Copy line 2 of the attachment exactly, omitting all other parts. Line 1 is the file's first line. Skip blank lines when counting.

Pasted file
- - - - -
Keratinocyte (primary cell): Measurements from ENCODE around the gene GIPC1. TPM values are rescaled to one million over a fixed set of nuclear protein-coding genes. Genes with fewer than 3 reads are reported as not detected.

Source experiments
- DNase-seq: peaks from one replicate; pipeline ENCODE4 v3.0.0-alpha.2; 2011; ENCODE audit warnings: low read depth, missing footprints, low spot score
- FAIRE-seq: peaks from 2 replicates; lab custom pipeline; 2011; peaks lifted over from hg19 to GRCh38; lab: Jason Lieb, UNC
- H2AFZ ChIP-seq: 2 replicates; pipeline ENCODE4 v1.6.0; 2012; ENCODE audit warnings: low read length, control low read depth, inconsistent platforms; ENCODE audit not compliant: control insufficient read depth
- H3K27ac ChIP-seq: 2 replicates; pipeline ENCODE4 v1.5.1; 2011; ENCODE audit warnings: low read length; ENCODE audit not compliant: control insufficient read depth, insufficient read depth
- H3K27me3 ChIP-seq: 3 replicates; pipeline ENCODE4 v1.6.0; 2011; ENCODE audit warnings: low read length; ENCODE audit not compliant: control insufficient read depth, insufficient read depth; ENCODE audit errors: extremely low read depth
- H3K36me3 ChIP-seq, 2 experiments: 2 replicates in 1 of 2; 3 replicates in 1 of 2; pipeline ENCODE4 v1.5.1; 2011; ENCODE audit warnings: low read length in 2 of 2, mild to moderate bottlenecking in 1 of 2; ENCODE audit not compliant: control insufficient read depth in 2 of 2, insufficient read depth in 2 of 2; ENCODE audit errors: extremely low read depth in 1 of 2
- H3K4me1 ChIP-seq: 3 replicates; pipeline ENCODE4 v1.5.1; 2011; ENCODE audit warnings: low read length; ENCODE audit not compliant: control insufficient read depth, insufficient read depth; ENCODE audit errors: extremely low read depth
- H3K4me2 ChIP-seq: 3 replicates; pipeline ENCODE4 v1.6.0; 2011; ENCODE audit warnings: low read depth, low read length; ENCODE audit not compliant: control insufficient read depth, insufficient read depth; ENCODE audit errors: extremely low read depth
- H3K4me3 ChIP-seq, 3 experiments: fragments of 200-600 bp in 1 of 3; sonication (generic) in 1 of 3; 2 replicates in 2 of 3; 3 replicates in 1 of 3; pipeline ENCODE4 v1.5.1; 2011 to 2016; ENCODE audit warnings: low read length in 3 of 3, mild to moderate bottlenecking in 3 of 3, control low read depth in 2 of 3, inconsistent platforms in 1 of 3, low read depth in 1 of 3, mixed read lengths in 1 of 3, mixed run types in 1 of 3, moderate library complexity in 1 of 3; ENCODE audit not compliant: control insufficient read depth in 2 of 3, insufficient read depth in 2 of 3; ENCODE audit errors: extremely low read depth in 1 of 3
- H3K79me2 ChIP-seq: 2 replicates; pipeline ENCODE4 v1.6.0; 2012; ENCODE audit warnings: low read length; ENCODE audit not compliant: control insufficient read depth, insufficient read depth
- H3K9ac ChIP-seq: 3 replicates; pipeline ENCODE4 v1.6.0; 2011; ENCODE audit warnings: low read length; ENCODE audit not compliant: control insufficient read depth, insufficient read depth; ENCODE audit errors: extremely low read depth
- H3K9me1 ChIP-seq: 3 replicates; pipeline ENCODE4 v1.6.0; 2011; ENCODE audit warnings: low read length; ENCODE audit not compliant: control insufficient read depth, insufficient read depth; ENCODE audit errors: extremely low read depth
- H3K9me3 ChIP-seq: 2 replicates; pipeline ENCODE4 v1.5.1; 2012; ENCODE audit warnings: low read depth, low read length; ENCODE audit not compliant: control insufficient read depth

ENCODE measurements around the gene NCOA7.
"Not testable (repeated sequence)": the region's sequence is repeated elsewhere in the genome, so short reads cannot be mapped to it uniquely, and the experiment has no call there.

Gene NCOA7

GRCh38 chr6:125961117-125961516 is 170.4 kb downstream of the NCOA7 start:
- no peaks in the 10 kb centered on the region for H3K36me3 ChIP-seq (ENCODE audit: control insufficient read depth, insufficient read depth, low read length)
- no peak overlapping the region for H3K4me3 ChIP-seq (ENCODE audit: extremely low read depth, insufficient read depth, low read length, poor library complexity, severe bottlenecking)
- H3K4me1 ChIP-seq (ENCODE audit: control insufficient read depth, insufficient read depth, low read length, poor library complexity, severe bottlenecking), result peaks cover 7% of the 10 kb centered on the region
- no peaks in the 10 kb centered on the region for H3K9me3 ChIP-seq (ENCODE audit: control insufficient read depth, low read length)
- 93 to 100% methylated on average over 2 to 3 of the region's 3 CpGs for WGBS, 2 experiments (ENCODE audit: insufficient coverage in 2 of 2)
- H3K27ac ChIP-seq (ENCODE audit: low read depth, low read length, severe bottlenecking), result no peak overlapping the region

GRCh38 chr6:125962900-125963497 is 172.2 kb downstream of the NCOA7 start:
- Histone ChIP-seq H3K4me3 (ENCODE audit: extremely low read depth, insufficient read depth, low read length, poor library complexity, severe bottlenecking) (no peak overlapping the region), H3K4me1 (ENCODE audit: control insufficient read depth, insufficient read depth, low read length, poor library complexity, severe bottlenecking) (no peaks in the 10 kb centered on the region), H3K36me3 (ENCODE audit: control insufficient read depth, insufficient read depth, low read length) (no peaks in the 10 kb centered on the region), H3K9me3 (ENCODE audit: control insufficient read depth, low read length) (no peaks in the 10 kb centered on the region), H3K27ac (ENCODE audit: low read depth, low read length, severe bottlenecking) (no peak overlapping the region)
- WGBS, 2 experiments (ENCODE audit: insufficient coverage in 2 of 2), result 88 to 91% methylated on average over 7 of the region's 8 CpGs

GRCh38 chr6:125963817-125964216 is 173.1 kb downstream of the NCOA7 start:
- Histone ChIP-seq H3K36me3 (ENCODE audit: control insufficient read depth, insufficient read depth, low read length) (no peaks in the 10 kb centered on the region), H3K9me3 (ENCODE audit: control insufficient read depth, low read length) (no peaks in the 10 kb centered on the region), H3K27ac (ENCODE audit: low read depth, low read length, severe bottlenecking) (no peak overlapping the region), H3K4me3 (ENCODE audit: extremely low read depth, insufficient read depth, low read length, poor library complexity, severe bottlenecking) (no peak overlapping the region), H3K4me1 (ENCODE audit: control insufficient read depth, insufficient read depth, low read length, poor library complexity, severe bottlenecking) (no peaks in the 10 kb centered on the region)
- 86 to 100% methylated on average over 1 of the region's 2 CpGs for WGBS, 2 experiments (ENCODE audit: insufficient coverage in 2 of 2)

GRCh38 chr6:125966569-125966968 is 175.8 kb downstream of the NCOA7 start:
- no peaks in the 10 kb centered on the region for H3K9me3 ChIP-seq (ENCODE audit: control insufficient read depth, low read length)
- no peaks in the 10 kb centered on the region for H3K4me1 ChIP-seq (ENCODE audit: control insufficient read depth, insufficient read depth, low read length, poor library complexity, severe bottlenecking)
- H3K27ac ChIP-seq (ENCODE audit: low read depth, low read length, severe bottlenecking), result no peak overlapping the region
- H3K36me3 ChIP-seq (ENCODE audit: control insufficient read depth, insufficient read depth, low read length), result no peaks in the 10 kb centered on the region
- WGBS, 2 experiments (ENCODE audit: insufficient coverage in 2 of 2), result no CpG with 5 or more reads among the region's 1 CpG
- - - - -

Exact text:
Source experiments